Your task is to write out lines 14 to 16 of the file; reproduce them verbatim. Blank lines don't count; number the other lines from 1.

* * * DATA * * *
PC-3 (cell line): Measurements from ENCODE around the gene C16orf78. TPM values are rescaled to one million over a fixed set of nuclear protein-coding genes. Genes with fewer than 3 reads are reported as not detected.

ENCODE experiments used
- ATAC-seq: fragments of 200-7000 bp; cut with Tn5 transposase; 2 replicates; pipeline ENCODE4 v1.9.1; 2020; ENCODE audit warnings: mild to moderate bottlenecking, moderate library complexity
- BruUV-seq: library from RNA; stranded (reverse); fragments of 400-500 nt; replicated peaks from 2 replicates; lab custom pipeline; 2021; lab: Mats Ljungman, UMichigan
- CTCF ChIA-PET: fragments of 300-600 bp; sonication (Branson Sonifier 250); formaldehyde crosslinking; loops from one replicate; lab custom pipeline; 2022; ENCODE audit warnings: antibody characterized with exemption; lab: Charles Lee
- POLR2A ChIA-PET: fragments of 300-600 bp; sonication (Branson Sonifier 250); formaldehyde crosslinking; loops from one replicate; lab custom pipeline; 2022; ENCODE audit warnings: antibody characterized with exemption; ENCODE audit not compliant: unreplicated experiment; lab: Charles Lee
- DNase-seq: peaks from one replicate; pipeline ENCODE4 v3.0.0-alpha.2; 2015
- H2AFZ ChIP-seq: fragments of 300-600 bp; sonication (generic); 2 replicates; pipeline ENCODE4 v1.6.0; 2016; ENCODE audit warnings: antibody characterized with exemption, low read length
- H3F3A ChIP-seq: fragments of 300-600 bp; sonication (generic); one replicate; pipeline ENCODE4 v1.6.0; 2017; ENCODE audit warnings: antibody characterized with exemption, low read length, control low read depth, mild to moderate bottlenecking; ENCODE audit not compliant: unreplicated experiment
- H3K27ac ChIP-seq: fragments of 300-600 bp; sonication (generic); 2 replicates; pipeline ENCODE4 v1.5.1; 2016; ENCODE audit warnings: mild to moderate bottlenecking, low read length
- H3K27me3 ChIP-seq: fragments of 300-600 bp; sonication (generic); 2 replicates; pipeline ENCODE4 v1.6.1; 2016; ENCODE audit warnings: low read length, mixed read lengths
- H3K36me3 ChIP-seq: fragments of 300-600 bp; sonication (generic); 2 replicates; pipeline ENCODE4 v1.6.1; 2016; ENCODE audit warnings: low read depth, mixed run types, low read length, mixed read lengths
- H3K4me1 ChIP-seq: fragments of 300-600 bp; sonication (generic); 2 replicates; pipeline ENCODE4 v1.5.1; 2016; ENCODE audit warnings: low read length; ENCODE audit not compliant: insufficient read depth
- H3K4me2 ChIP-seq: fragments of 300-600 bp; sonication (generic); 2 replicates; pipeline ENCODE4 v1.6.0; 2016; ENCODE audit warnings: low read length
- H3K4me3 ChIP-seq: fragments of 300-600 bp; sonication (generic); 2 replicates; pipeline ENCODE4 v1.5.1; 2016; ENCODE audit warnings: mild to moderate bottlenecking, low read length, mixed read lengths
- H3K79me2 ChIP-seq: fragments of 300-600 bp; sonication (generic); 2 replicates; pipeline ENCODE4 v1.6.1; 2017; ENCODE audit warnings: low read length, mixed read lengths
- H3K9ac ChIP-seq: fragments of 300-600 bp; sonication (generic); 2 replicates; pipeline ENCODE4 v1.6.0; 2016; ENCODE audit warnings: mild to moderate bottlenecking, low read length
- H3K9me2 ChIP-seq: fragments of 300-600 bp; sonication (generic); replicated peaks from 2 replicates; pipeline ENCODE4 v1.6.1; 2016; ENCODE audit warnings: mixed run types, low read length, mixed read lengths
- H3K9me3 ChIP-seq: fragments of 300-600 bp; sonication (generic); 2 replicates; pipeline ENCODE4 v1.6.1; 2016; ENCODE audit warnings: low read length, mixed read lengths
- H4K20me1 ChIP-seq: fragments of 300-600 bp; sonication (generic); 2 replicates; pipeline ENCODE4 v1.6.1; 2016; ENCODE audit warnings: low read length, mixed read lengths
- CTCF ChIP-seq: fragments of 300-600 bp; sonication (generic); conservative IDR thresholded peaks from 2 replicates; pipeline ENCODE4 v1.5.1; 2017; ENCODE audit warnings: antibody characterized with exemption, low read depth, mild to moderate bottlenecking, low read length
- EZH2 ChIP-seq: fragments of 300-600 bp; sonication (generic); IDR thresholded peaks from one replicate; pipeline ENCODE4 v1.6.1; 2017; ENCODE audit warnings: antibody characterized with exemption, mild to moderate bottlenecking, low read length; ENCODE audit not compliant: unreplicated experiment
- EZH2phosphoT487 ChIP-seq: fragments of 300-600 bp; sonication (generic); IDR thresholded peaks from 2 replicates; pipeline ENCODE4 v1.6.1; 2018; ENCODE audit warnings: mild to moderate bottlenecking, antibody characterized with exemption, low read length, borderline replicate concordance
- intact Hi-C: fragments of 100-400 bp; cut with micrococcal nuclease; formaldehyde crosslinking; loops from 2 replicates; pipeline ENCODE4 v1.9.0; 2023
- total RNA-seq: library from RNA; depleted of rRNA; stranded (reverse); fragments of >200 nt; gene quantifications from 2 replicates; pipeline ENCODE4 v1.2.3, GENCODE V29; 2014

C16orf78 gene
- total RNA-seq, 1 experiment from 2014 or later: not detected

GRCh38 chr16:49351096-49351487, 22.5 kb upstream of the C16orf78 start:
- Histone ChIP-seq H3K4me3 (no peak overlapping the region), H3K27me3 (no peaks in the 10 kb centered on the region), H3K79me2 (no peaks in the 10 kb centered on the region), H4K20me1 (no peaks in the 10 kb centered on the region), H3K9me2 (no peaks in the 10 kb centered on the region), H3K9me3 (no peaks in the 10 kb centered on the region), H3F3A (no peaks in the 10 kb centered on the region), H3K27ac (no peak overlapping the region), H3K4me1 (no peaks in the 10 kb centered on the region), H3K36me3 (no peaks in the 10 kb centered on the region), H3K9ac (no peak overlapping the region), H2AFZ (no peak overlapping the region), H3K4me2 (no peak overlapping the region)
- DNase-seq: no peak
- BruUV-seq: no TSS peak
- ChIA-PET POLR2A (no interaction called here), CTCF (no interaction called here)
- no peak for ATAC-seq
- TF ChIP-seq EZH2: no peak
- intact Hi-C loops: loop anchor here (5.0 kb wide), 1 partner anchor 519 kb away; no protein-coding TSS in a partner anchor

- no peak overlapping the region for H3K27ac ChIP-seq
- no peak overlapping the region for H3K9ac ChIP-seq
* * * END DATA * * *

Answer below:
- H3K4me2 ChIP-seq: fragments of 300-600 bp; sonication (generic); 2 replicates; pipeline ENCODE4 v1.6.0; 2016; ENCODE audit warnings: low read length
- H3K4me3 ChIP-seq: fragments of 300-600 bp; sonication (generic); 2 replicates; pipeline ENCODE4 v1.5.1; 2016; ENCODE audit warnings: mild to moderate bottlenecking, low read length, mixed read lengths
- H3K79me2 ChIP-seq: fragments of 300-600 bp; sonication (generic); 2 replicates; pipeline ENCODE4 v1.6.1; 2017; ENCODE audit warnings: low read length, mixed read lengths